The Surf Cabin in Bude is a well-supported and favoured local surf shop for the dedicated surfers of the North Cornish and Devon coast. Owner Ian Boyd caters to the exact needs of his local surfing audience with an array of top quality premium products alongside his exceptional experience and knowledge of the ever-active and dynamic surf industry. Interview & images by SOURCE Editor, Harry Mitchell Thompson.
Could you tell us a bit about yourself?
When I was younger, we’d spend hours driving to the South West just to surf two hours of often freezing cold onshore walls of white water, but sometimes you’d score it and that was always the great gamble. After university I quickly realised that Law wasn’t exactly the route I wanted to go down, so I upped sticks for ten years, spending time boat building and surfing in Australia, New Zealand, Canada, USA and Mexico.
Please could you explain how and why you decided to set up shop when you did?
After returning from Baja, Mexico my wife and I settled in Bude and I managed Surf Wind n Ski for the owner and local big wave charger Barry David. I spent ten fun and informative years learning and building up a solid customer base before we closed after an amazing 25 years. The natural, but slightly frightening progression was to set up a shop myself, with my nerves steadied by the brilliant support of my wife and much of the surfing community here in Bude.
You have a close relationship with Firewire – what are they like to work with as a brand?
I’ll always remember being on my knees, covered in dust sanding the floor of a completely empty shop, when Firewire’s global CEO Mark Price walks in and shakes my hand. I literally had nothing to show him, but he understood my vision, and saw the passion and the direction I wanted to go in. Thanks Mark if you’re reading this! Firewire have continuously supported me to this day. They have a highly desirable product that is a strong seller and the greener element sits especially well with me.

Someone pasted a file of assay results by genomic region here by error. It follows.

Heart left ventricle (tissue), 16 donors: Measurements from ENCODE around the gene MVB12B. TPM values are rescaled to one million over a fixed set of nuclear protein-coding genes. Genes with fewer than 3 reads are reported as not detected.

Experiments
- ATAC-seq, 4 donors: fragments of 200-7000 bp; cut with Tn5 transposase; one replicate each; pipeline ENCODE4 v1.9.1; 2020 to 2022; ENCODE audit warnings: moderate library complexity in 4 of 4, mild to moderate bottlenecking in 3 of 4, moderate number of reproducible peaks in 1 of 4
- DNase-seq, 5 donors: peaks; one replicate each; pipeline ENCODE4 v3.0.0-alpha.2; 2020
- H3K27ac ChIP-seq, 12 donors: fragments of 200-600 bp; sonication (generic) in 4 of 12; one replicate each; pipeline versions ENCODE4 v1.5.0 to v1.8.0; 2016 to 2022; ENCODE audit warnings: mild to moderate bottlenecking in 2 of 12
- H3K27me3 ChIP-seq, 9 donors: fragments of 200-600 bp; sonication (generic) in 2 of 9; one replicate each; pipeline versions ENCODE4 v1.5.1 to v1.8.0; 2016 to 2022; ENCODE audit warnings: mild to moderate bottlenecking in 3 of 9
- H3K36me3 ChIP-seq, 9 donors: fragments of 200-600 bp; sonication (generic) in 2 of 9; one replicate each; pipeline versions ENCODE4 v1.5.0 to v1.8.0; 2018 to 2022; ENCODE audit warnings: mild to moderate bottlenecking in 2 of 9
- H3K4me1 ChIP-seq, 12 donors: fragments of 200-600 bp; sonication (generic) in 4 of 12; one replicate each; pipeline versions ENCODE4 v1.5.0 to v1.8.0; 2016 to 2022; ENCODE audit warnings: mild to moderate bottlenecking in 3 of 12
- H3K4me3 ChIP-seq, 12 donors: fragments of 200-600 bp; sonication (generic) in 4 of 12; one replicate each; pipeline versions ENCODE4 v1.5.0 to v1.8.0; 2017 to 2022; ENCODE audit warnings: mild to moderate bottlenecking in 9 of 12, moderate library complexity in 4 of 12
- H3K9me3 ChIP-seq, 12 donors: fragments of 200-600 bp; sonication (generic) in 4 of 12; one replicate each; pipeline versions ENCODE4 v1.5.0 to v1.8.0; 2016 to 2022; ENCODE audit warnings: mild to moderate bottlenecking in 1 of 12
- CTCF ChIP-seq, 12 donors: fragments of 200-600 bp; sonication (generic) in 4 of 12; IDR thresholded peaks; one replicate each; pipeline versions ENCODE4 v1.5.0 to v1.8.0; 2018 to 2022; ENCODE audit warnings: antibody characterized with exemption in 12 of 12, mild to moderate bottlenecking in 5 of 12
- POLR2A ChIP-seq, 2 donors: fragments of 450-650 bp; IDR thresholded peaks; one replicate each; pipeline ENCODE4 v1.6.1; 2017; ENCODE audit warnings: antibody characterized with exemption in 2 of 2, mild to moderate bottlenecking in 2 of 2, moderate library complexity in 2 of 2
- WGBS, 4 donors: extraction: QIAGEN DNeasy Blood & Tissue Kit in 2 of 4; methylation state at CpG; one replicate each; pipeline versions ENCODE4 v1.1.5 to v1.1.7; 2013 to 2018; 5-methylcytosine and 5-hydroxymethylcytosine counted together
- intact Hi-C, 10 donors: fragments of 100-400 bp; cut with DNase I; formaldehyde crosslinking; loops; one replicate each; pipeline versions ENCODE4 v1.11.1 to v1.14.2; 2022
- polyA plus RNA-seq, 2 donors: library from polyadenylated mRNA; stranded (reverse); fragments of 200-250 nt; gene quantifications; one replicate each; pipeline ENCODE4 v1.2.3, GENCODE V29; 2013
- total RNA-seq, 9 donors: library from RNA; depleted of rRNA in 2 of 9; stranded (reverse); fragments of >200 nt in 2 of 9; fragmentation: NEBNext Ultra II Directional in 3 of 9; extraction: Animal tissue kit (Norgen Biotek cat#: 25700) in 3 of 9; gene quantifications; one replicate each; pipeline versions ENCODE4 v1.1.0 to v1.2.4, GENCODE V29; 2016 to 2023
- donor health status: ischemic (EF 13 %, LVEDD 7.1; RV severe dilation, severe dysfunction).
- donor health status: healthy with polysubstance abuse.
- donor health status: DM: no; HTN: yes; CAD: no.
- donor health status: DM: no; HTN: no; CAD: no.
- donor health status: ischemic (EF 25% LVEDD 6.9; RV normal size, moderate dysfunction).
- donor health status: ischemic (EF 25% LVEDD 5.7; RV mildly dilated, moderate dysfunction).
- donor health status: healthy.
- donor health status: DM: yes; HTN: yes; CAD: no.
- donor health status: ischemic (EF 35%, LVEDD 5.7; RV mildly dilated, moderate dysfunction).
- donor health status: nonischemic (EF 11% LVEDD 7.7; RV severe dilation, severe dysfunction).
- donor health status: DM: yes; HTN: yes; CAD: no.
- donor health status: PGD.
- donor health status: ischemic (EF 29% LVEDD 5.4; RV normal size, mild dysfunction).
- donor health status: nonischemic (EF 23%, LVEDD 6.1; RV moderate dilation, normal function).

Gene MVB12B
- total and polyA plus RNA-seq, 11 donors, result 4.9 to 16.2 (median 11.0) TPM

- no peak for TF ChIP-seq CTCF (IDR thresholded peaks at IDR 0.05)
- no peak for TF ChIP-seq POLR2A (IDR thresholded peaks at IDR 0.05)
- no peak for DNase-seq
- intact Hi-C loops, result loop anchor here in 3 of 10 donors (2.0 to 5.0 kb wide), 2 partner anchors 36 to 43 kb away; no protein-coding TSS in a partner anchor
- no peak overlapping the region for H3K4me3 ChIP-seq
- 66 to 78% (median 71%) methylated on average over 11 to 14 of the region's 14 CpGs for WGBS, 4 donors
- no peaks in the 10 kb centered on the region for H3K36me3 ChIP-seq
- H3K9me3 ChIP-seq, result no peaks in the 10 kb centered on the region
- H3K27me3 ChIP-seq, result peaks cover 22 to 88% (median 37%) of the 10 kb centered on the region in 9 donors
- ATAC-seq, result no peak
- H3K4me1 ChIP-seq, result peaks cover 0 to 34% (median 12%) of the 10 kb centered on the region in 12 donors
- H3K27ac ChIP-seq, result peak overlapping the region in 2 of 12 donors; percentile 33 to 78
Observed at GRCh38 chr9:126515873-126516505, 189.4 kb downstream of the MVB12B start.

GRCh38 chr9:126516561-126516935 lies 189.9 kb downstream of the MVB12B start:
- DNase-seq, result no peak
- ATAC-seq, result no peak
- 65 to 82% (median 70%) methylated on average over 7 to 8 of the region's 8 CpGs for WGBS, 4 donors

What’s your assessment of the current state of the industry as a whole?
I’m positive and excited; it’s refreshing to see new ideas and brands consistently trying to better their products. The wetsuit industry is still producing lighter, warmer and more flexible suits on a regular basis and working hard to lessen the impact on the environment with bio-rubbers. Surfboard technology is alive with new brands and models. Kelly Slater has won the Volcom Pipeline Pro on his new Slater Designs boards and will be in the shop soon.
If lessons have to be learned then look no further than the seismic turnover in ecommerce where the internet shops are steadily lowering margins to undercut competition. Only last year I saw a highly desirable surfboard brand that I stock, being sold online for less than trade into me. It’s unnecessary and in my opinion devalues a great product.
As far as the next few years are concerned, I would like to see a conscious shift by more consumers to shop locally at their independent surf shops.
What advice can you share with fellow core, surfer owned stores?
Firstly I think you really have to love what you do. Secondly you have to put the hours in and I mean a lot of hours. Customers don’t want to walk into your shop and see a 16-year-old kid staring at social media – they want you, the owner. The owner makes the shop, he makes the business. Try and ask your customers for feedback about the shop as much as possible. Listen to them as much as possible and they are so much more likely to come back. Educate them over prices. Rather than laughing when they ask for £100 off a new board, explain that actually that’s your entire margin. How are they to know?
Unlike the online stores, we can get hands on; encourage trying on as many wetsuits as possible. Get the boards off the racks and under their arms. Oh and most importantly don’t forget get some surf and family time.
You’re very involved locally – why and how important is this to the image of your store?
I wanted a shop that served and sat comfortably within the community. I’ve strived to be as open and approachable as possible and support local activities. The shop is proactive in looking after our stunning environment and is a committed supporter and promoter of our local beach cleans. Coordinating and sponsoring charity surf competitions will always play a special role, now and in the future. Giving back is something special and certainly appreciated by the community.